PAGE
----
Tuesday, March 13, 2007

Saturday, March 13, 1926

Grandma resumes writing in her diary tomorrow. In the meantime, one more post from the family history she wrote...

"The Bells had been favorably impressed by Gilbert's integrity from the start and in telling about him, Mr. Bell had said, "he may be crippled in the leg, but he is not in the head, which is more important." I liked him from the first, for, although he was quiet in a crowd, he was good company in a small group and really was very keen intellectually. Although he had been unhappy in his home life, with his older sisters always dictating to him, and criticizing everything that he did, he really longed for a home of his own. But he was not really ready financially as we later found out, and attraction overcame our better judgement, and we began to think of marriage. I did not have any trouble in keeping him interested in the church! We often met at the noon hour in a small lunch room that operated on Market Street, between Illinois and the Circle, where a parking garge is now located. I worked a few blocks west or south and he worked on south Pennnsylvania Street, so eating together came to be a pleasant habit. In those days one could get a satisfactory lunch for twelve or fifteen cents, which made our small salaries seem adequate. While we were both working, we saved all the money we could toward furnishing our home, and I bought and made hand decorated things for my "hope chest", too much in love to realize that what we had was not really enough and that we should save longer before we were married. Gilbert was twenty-six and I was approaching my twenty-third birthday, and we both felt that we were old enough to take the final step toward matrimoney. Except among the very rich who had church weddings, it was the custom to have weddings at home with invited friends and relatives present. All but one of my friends had home weddings, so we were married in front of the flower decked mantel at the end of the long living room of my father's home at 3916 College Avenue in the evening of October 20, 1915. Dr. Philputt performed the ceremony and my little nieces, Mildred and Onarga, were flower girls, and carried baskets ahead of us as we went down the stairs and across the room to the tune of the wedding march played on my little piano by my good friend from Kempton, Jessie Cunningham...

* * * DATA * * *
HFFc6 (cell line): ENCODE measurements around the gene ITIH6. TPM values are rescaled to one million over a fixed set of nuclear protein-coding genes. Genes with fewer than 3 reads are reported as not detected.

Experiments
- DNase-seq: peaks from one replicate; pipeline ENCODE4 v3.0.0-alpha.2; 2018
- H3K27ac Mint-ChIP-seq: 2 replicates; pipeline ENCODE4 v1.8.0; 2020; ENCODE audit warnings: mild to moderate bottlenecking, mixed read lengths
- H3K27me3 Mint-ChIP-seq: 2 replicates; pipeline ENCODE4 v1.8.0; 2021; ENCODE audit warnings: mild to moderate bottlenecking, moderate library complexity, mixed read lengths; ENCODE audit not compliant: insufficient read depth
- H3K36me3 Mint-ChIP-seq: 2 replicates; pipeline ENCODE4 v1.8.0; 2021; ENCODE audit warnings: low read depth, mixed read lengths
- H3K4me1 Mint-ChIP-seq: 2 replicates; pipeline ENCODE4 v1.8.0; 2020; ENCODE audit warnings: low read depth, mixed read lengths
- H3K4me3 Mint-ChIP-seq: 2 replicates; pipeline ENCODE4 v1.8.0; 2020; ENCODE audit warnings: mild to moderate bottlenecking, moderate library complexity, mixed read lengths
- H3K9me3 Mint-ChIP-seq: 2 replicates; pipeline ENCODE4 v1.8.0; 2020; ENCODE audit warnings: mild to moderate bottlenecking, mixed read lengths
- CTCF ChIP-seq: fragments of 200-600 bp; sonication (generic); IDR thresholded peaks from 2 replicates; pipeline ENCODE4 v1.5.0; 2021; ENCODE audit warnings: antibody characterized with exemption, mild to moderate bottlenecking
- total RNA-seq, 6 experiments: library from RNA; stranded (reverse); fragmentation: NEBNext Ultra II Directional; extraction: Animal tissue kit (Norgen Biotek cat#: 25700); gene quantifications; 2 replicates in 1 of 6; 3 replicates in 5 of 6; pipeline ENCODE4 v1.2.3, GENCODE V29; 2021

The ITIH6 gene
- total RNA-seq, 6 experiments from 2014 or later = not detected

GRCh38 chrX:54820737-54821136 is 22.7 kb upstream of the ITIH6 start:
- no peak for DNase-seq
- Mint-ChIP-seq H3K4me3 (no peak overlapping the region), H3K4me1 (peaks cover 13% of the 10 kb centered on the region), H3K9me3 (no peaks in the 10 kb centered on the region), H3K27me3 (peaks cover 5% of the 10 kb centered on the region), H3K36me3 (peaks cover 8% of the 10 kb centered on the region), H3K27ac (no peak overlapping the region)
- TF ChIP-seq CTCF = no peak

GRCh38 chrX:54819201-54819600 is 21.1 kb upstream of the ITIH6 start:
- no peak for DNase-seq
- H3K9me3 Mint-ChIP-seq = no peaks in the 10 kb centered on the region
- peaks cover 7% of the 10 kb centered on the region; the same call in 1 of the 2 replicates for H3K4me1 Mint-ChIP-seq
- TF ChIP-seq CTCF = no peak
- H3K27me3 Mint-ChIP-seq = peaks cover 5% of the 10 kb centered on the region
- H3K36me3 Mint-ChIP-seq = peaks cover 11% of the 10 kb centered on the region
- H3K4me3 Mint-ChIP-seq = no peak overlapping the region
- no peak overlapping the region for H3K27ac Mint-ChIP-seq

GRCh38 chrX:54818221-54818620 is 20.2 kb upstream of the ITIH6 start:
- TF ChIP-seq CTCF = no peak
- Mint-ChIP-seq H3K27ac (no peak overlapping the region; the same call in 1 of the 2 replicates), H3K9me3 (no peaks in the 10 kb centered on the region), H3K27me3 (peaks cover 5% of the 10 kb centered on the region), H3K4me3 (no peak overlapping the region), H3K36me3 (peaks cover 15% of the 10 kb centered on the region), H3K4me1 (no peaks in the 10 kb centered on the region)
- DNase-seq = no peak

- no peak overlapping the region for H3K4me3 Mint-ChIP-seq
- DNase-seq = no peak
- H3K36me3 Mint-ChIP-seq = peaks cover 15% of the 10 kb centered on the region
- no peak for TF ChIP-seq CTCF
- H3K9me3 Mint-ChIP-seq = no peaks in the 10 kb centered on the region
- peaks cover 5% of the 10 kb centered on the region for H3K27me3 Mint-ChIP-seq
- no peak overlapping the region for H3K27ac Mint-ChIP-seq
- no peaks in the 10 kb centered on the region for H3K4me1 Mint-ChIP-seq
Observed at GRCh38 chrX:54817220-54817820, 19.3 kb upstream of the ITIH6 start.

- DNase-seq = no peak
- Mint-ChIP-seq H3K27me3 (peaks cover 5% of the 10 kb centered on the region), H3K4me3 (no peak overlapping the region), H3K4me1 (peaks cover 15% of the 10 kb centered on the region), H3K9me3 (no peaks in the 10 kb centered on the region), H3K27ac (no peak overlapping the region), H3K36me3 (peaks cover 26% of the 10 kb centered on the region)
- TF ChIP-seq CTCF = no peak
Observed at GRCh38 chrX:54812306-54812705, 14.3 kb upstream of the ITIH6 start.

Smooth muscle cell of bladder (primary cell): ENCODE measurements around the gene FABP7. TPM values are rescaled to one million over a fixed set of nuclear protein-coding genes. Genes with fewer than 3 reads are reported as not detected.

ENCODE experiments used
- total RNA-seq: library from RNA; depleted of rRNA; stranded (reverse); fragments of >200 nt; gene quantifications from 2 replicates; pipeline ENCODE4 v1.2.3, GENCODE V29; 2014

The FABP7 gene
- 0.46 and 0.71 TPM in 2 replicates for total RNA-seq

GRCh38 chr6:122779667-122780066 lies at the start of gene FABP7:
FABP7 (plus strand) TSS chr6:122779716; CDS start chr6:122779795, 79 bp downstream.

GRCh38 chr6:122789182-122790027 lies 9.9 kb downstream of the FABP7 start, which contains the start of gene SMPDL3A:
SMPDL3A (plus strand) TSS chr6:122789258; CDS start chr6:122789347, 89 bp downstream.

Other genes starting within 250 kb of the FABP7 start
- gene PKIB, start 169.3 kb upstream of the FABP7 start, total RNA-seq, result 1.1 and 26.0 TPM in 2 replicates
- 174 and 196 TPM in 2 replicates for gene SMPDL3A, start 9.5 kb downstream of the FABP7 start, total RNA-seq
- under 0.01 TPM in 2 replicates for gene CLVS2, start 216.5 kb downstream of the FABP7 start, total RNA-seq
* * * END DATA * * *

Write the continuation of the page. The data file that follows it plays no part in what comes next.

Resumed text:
...What happened after that is perhaps more vivid in the minds of my children than in my own, for I was so busy caring for my family, and events crowded in so fast that I don't feel that I can trust my own memory."

Grandma wrote the above in 1970. My sister called me and asked if I was going to include information about how Grandma's parents didn't like anyone she dated prior to Gilbert, always saying they weren't good enough, but with Gilbert, Grandma put her foot down and would not listen to them. I don't know about that, but I do recall Grandam wrote someplace that for awhile she thought she was destined to become a farmer's wife, but that relationship didn't last.

1 comment:

  1. from what I was told, whenever Ruth had a serious boyfriend, her Mother would send her to her brother's house (in the south) until the romance faded. The same happened when she was seeing Gilbert, but her father wrote her and said "if you want to marry Gilbert you must come home now". So her father was on her side and could see what her Mother was up to. I think her Mother thought no one was good enough for her, but her father took Ruth's side